The last time that I blogged was a week into the semester. I had begun my clinical course and was thrown into the fire when an attorney called in sick. Time has flown by, and we are just a few weeks until the end of the semester. This semester has blown by. It literally seems like only yesterday that I handled my first case on the record, and now I’ve handled over a hundred.
No trials yet, which is somewhat disappointing, but somewhat expected given the court that i’m working in and the lack of “volume” of cases. A lot of counties in Maryland have courts with 30 or 40 cases on the morning or afternoon docket for each of 4 or 5 or sometimes more courtrooms. Baltimore City has 3 separate district courthouses for criminal matters, and a completely separate 4th court for civil matters in the district court. In Cecil County, the morning docket is about 20-30 cases total (for the state) in each of 2 courtrooms. This is a mix of criminal and serious traffic matters. In the afternoon, many times there is only one courtroom handling serious traffic and criminal, the other is either closed or handling speeding tickets and other payable traffic matters.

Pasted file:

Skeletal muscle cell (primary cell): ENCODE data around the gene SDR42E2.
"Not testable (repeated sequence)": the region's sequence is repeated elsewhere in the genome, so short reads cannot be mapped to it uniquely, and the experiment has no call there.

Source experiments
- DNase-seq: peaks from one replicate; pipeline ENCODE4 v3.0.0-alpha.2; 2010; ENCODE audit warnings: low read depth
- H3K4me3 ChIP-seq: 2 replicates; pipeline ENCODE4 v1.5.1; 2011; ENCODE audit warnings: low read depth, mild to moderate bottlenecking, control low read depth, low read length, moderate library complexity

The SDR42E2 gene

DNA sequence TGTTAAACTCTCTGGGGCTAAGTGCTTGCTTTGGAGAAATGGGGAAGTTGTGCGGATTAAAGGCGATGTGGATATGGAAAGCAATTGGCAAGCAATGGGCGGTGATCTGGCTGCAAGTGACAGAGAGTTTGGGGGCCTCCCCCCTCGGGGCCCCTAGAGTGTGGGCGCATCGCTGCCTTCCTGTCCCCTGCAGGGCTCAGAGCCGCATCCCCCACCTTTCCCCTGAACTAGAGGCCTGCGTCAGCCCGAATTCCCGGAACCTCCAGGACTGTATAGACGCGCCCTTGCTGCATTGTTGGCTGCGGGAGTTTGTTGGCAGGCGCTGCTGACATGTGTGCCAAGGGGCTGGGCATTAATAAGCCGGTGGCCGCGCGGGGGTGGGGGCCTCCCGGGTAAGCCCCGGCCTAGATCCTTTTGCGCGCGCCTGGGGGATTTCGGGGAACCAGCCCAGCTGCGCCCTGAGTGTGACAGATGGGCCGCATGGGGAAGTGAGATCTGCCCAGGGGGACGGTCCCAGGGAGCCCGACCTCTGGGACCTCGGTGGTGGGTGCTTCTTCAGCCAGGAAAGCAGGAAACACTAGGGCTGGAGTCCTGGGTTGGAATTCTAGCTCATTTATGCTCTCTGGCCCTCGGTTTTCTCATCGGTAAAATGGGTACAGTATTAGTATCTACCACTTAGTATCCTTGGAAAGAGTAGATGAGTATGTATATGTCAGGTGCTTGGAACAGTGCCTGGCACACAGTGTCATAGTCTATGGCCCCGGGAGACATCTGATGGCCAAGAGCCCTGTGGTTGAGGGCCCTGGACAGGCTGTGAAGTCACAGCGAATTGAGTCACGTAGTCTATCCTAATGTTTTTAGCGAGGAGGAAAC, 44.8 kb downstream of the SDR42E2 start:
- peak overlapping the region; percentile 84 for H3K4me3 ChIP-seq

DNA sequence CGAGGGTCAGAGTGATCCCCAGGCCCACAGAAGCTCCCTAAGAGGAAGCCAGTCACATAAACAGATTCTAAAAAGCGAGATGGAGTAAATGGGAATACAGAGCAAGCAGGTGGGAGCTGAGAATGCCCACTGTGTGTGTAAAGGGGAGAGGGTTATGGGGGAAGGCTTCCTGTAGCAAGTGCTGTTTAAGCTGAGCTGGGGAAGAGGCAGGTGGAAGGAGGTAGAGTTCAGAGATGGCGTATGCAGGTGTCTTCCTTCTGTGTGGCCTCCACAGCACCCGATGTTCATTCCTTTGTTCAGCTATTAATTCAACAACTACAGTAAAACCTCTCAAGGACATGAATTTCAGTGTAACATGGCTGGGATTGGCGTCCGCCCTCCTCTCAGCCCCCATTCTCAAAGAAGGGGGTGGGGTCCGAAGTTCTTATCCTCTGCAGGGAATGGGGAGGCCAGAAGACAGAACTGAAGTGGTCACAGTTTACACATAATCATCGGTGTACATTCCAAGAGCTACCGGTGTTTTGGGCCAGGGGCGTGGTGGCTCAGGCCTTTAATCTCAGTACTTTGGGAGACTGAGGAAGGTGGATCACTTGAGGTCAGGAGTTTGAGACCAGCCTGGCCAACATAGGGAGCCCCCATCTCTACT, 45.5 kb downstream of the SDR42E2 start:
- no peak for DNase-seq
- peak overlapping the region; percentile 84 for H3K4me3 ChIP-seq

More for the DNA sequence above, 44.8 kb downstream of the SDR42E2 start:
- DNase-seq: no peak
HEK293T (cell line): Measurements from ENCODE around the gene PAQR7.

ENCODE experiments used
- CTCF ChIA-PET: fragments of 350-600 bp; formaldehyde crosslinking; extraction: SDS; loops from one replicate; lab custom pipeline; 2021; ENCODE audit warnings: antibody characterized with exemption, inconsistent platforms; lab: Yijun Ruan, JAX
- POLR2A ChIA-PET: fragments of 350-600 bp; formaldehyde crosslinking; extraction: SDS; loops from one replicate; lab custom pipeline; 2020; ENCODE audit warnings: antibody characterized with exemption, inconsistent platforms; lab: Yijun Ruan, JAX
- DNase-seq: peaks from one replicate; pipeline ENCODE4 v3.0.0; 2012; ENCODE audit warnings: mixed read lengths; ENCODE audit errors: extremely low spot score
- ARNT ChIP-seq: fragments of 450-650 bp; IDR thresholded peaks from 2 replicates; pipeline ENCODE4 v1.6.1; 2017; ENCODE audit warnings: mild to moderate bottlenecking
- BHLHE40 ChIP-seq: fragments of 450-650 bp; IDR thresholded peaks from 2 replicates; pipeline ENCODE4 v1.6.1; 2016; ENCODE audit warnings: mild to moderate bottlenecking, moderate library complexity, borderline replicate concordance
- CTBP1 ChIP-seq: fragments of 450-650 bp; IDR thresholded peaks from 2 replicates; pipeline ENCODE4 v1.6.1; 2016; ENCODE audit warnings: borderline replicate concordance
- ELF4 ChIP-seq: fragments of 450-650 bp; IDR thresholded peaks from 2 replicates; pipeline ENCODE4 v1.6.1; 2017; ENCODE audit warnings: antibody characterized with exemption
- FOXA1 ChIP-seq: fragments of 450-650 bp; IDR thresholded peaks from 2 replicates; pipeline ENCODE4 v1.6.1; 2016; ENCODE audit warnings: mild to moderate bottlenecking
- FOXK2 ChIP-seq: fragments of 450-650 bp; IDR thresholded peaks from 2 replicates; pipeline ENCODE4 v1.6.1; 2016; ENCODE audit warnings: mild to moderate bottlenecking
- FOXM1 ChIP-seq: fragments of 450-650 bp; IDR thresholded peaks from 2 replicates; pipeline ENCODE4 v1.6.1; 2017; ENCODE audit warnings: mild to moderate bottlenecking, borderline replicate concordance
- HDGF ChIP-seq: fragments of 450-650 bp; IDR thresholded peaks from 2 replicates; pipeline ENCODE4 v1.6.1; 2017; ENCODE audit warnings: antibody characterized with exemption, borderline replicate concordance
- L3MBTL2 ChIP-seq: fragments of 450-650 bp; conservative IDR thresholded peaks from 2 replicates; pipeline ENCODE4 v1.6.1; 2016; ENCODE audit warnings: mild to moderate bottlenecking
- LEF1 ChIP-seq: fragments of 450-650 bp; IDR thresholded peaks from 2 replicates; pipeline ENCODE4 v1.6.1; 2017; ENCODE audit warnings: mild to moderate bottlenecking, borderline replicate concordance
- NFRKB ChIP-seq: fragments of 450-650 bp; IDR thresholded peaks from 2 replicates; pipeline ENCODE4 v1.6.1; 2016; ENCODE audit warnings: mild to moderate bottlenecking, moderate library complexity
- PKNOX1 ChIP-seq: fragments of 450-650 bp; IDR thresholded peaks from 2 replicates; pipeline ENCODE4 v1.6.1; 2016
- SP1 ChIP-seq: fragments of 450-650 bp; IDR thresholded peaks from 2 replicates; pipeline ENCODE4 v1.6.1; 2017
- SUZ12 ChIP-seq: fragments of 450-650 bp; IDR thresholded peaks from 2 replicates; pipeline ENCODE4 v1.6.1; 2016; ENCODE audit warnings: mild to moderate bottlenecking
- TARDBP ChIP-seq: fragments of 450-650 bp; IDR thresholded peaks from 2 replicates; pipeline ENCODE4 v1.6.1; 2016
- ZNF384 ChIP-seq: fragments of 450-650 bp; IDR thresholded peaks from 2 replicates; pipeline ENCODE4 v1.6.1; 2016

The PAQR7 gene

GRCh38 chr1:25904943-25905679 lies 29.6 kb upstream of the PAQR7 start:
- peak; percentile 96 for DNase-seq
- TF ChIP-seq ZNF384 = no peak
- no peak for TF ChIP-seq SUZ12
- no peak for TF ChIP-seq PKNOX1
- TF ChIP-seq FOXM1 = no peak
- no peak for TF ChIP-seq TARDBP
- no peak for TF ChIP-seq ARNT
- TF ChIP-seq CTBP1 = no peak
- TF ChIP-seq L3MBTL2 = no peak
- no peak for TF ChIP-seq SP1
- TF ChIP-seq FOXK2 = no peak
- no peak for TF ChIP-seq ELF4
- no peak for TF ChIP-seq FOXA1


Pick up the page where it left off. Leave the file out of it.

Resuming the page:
I have had a great experience, working with clients and preparing cases for the potential of trial. In doing so, I have learned that almost any case that is worth putting on trial for the defense, isn’t particularly good for the State. What I have learned, without doubt, is that preparation on the defense side often pushes these cases into “worth dropping charges” as far as the State is concerned.
I have realized that the most important asset that a good attorney often has is preparation. Not that it took any time or effort to come to this conclusion, but seeing this in action is huge. Unlike the State’s Attorney, you actually have access to your client. You can meet with them, get at least their side of the story, and pick it apart from there. Often times the ASA only has a police report, limited access to the officer who filed the report (but didn’t witness the offense) and if there is any level of innocence on the part of your client, you have the advantage and ability to find it.
The semester has so far proven to be a great learning experience as far as client advocacy is concerned and really gaining a comfort level in the courtroom.
I am not looking forward to it ending. While it’ll be another chapter closed, and another step closer to graduation and admission to the bar, it’ll be the benchmark to what should be one full calendar year of me not being in the courtroom on the record. This will be the sad part of the story.